Stress, unfortunately, is apart of life. It's a normal reaction the body has when changes occur, resulting in physical, mental, or emotional pain. Stress management techniques can help you deal with periods of stress in a healthier way. In this article, we discuss the symptoms and definition of stress and our favorite stress relief techniques.
Stress is normal reaction that happens to everyone. The human body is specially designed to experience stress and actually, react to it. When you experience changes in environment or challenges at work or at home, your body produces physical and mental responses.
Stress responses, which are hard-wired into us, help your body adjust to new and uncertain situations. In fact, not all stress is bad. Stress can be positive and keep us alert, motivated, and ready to avoid any sign of danger. It starts to become a problem, however, when stressors continue without relief or periods of relaxation and begin to cause wear and tear on both the body and mind.
The feeling of being overwhelmed or unable to cope with mental, physical, or emotional pressure.
There are many common symptoms of stress, ranging from acne to headaches to trouble having sex.
Studies have found that untreated stress can lead to headaches. For example, one study that analyzed 267 individuals with chronic headaches found that a stressful event propelled the developed of chronic headaches in nearly 45% of cases.
Another subsequent study that surveyed 150 military men and women at a clinic for headaches found that over 67% reported their headaches were triggered by stress.
This is perhaps the most noticeable way that stress manifests itself. There are few different reasons acne tends to get worse during periods of stress. This includes:
A study that included 22 different individuals measured acne severity before, during, and after an important exam. The study found that increased levels of stress were directly correlated with greater acne severity.
Chronic fatigue and lower energy levels can be caused by prolonged and untreated stress. For example, a study that included 2,483 people—both men and women—found that fatigue was often associated with increased stress levels. This is because stress and anxiety can cause a "hormonal rush" that can leave you feeling tired and drained. Although this crash is usually temporary the feeling of exhaustion can last much longer and persist even after you have gotten some rest.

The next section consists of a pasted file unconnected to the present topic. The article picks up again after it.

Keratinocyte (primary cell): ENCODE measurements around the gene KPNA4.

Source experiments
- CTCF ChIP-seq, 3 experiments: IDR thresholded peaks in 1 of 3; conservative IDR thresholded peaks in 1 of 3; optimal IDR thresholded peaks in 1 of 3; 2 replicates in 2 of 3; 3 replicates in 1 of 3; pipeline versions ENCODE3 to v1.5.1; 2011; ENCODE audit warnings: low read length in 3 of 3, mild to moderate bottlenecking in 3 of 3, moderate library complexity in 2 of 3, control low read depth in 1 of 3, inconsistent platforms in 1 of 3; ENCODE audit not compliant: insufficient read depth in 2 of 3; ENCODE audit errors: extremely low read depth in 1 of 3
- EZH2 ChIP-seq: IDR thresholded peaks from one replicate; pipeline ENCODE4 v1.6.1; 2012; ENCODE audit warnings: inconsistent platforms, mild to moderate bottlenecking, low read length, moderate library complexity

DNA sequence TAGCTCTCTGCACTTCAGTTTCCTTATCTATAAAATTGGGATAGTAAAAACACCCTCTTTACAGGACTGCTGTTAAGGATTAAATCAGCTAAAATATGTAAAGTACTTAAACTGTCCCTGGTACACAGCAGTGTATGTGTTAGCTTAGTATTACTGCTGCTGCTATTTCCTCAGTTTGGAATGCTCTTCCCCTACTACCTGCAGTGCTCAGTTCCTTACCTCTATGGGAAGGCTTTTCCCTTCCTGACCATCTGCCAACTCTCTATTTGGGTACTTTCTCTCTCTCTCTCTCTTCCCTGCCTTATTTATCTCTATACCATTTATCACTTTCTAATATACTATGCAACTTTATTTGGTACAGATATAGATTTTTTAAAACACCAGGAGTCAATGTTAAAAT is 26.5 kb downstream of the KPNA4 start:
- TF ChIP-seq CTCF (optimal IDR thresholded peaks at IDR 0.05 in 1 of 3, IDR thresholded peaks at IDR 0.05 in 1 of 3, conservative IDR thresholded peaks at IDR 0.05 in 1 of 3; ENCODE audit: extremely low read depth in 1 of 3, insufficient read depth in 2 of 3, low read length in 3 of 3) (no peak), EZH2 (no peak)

Consequently, stress can also disrupt sleep thereby causing insomnia which can also lead to low energy. This brings us to our next symptom of stress.
When stressed it is often much more difficult to fall asleep and stay asleep. One small study concluded that higher levels of work-related stress was associated with increased daytime sleepiness and restlessness before bed.
A separate study of 2,316 participants showed that experiencing a greater number of stressful events was significantly associated with a greater risk of insomnia.
Stress can take a toll on your immune system in a variety of ways and may cause you to be more susceptible to infections. If you feel you are getting sick more often than normal, stress may be a primary factor. In one study, 235 individuals aged 14 to 57 were categorized into either a high or low stress group. Over a period of six months, those in the group labeled "high stress" experienced 70% more respiratory infections and had significantly more days of symptoms compared to the "low-stress" group.